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(14) Preparatory Knowledge for Reading Romans 7
“It appears clear from a close reading of Romans 5 that neither Augustine, nor Luther, nor Calvin understood the trajectory of Paul’s argument properly” (Ben Witherington III, The Problem of Evangelical Theology). I couldn’t agree more. There is a major problem in Evangelical theology. We might think it is the doctrine of the two-faced God, but it is deeper than that. It has to do with the way Evangelical theology understands the human being. If Girard is correct that desire does not arise from within us but externally, that is, we imitate one another’s desires non-consciously, this means that western concepts of the human being as an autonomous individual or a free moral agent are tanked! If, as modern science has been able to demonstrate we are all connected (or to use Girard’s term, we are interdividual), then the gospel is not about the redemption of each of us independently of one another but about all of us together. This is the burden of Paul’s message.
As long as we continue to define the human in Platonic or Augustinian terms we will find ourselves mired in endless debates that are dualistic: free-will vs. predestination, soul vs. body, time vs. eternity, divine vs. human, etc. All of the great debates in western theology, many of which simply leave us cold today, are argued from false premises. We are much better off questioning those premises and seeking to understand Paul on his own terms.
Romans 7, for most of western Christian history has been read as an autobiographical text about Paul’s post conversion struggle. It isn’t. It is the human story prior to our being liberated in Jesus. It is a retelling of the old Adamic story. There is a shift in “voice” between Romans 7:6 and 7:7. This was an ancient rhetorical technique known as prosopopoia. Witherington describes
“This rhetorical technique [which] involves the assumption of a role, and sometimes the role would be marked off from its surrounding discourse by a change in tone or inflection or accent or form of delivery…signaling a change in voice. Unfortunately for us, we did not get to hear Paul’s discourse delivered in its original oral setting, as was Paul’s intent.”
Thus it is that when we read Paul’s letters where he is “role playing” we don’t pick up on the signals and read everything as though it was all Paul! A contemporary novelist writing in the first person does the same thing. This is also why Paul sent someone to read his letters out loud, they would know where to make the change of voice or inflection! The same phenomenon occurs in Romans 1:18-32 which is Paul role playing the false teacher he is combating throughout Romans. Douglas Campbell has used this to good effect in his book The Deliverance of God. Romans 1:18-32 is the false gospel being combated, not Paul’s view. Try that one on for size! Paul also role plays the false teacher in Romans 2-4 and 9-11.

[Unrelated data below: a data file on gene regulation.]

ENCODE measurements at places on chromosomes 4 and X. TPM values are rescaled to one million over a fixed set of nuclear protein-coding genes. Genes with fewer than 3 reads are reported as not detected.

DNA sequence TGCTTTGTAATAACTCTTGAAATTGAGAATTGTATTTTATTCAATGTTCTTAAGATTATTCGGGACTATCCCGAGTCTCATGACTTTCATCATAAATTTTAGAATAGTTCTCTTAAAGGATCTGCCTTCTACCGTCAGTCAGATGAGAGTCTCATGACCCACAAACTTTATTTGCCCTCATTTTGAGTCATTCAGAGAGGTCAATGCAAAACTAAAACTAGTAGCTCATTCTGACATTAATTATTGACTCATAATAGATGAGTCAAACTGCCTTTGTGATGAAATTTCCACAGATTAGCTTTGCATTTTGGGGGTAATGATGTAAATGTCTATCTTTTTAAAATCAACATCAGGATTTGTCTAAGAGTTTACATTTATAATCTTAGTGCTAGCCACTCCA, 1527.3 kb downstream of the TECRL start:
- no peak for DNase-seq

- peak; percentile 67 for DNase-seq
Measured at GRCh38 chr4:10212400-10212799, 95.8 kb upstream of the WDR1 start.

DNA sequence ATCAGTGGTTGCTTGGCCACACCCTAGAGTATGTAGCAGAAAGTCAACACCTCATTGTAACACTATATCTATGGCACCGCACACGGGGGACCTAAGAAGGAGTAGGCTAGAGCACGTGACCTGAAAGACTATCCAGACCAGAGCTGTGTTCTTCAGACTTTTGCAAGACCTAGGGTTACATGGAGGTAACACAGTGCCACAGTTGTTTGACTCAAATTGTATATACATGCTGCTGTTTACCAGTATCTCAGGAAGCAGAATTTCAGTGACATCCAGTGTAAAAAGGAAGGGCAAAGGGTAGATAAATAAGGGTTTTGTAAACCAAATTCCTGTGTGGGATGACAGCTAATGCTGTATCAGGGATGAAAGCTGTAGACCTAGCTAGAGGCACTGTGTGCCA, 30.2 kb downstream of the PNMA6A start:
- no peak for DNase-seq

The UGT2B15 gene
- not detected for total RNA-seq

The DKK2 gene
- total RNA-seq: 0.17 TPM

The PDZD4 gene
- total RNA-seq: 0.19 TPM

For a long time, Christian exegetes read everything in I Corinthians as having come from Paul. Now we know that at certain places Paul is quoting from the letter the Corinthians wrote to him. We also do this when we want to accurately reproduce something someone wrote before we respond to them. These ancient ways of communicating are not lost to us. We have the manuals of the ancient rhetoricians to guide us and help us understand just how it is that when Paul’s letters were read in the house churches, the lector (reader) would orally change the tone of voice. For too long Paul has been viewed as double minded, saying first this, then that. When he is read this way his letters are really mumbo-jumbo and we can spend centuries arguing back and forth and throwing “well, what about this verse?” questions at one another. But when we realize that Paul is using a device where he role plays then we can distinguish his own thoughts, beliefs and voice from those opponents he is arguing against. Some may say, well I have the Holy Spirit, and I don’t need all this modern scholarship. Great. Let the Holy Spirit help you figure out where Paul’s voice begins and ends. You may just find that the Holy Spirit is of little help here (for that is not the work of the Spirit, if it had been we wouldn’t have misread Paul for almost 2,000 years). No, we need modern scholarship to help us place the New Testament documents including the letters of Paul, back into their cultural milieu. Then we can allow the Holy Spirit to guide us as we hear the authentic gospel of Paul.
We do not need to be anti-intellectual. Nor do we need to be unspiritual. By using both our reason and the Spirit together we may just find ourselves hearing the Bible in its rich fullness, fresh and new, over and over again. We may just find ourselves reveling in the revelation of truly awesome good news! This is the radical turn that is happening in Christianity today. Come join the parade!